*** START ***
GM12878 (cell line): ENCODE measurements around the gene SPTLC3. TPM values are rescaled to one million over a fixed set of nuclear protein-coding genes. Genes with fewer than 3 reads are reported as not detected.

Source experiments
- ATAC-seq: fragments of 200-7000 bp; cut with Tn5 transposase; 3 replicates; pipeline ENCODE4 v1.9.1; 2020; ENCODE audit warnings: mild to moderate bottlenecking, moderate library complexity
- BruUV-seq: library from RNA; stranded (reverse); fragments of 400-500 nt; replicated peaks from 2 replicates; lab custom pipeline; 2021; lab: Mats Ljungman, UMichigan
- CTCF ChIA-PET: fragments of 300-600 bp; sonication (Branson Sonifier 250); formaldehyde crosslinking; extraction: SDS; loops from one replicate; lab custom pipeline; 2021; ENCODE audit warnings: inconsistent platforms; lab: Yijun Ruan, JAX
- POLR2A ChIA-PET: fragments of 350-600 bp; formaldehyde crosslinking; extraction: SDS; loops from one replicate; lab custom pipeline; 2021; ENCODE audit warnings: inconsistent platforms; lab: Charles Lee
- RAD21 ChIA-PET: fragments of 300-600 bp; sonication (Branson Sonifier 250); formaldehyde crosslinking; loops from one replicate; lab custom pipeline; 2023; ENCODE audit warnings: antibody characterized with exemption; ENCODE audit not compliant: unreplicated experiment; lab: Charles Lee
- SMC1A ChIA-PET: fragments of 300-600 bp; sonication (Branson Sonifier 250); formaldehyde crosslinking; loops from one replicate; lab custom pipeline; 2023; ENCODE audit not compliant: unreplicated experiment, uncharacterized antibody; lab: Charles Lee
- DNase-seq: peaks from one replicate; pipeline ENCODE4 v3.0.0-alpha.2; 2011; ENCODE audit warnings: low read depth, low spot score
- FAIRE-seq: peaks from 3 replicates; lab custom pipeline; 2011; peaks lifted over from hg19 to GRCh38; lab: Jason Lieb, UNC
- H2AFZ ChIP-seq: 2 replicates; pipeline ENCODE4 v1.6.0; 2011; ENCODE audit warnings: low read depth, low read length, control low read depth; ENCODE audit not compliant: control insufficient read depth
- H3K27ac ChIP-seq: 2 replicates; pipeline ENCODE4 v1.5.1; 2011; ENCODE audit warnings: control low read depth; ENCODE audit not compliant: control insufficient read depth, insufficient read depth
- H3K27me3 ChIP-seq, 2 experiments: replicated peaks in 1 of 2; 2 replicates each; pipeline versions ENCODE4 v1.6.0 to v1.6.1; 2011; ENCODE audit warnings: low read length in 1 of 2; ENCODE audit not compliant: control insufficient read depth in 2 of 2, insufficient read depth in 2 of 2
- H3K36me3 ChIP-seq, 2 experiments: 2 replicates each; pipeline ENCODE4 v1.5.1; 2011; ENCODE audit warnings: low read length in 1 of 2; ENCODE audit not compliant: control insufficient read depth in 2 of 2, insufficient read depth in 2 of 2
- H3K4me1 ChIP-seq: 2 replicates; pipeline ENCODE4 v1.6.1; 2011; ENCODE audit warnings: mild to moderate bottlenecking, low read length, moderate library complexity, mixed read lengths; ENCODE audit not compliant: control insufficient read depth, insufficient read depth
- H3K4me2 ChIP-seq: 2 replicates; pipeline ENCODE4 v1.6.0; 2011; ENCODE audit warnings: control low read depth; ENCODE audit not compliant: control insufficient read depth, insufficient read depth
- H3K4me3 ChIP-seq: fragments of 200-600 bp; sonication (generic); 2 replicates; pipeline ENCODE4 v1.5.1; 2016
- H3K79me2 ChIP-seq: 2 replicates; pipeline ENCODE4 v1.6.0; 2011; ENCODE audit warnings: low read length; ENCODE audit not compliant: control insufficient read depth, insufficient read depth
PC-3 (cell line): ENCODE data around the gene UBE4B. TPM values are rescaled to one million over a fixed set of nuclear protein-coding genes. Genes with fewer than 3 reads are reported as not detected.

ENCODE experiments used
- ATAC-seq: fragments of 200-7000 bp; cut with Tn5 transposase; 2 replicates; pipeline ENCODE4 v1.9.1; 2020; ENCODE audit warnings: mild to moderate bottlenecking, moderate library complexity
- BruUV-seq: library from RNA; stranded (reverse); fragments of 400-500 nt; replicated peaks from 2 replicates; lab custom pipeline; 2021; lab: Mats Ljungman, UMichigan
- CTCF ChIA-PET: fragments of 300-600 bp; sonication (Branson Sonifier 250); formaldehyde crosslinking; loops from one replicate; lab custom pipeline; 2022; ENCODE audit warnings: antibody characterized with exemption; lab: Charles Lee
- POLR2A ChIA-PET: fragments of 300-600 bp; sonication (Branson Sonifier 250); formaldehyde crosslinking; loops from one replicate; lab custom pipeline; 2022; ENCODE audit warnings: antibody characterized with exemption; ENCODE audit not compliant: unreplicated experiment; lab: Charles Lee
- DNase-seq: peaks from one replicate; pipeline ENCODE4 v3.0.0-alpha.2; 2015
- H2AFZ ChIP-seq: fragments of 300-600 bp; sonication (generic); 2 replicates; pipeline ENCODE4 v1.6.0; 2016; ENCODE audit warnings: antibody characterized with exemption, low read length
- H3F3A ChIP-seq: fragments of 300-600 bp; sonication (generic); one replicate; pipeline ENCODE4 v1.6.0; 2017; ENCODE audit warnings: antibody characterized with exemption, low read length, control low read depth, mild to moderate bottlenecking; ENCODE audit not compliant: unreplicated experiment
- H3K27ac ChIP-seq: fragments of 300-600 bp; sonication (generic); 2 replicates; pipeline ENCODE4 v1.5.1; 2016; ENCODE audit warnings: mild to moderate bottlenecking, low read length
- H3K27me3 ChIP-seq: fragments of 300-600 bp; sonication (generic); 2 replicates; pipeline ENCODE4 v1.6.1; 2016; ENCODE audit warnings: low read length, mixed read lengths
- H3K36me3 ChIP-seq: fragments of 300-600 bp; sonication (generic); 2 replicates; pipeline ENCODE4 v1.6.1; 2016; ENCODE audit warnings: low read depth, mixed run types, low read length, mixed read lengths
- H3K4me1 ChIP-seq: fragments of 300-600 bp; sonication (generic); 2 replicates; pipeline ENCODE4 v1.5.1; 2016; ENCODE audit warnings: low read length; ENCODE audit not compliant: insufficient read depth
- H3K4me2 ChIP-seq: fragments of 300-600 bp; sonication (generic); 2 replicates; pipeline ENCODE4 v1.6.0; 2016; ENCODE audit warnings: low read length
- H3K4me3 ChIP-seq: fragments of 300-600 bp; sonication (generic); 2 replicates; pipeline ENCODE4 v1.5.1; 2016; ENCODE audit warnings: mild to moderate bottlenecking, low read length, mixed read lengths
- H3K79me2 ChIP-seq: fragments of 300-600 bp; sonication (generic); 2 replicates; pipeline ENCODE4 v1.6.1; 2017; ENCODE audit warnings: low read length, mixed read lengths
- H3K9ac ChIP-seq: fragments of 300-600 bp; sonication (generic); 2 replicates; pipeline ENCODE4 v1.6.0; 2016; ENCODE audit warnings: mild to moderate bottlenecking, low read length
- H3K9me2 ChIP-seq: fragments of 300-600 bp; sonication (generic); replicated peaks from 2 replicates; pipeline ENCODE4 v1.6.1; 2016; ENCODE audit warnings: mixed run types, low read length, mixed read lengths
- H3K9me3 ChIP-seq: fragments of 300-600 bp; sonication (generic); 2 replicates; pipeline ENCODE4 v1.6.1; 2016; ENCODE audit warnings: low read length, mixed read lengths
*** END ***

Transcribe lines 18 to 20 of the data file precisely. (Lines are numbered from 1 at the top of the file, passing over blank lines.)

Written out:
- H3K79me2 ChIP-seq: 2 replicates; pipeline ENCODE4 v1.6.0; 2011; ENCODE audit warnings: low read length; ENCODE audit not compliant: control insufficient read depth, insufficient read depth
PC-3 (cell line): ENCODE data around the gene UBE4B. TPM values are rescaled to one million over a fixed set of nuclear protein-coding genes. Genes with fewer than 3 reads are reported as not detected.

ENCODE experiments used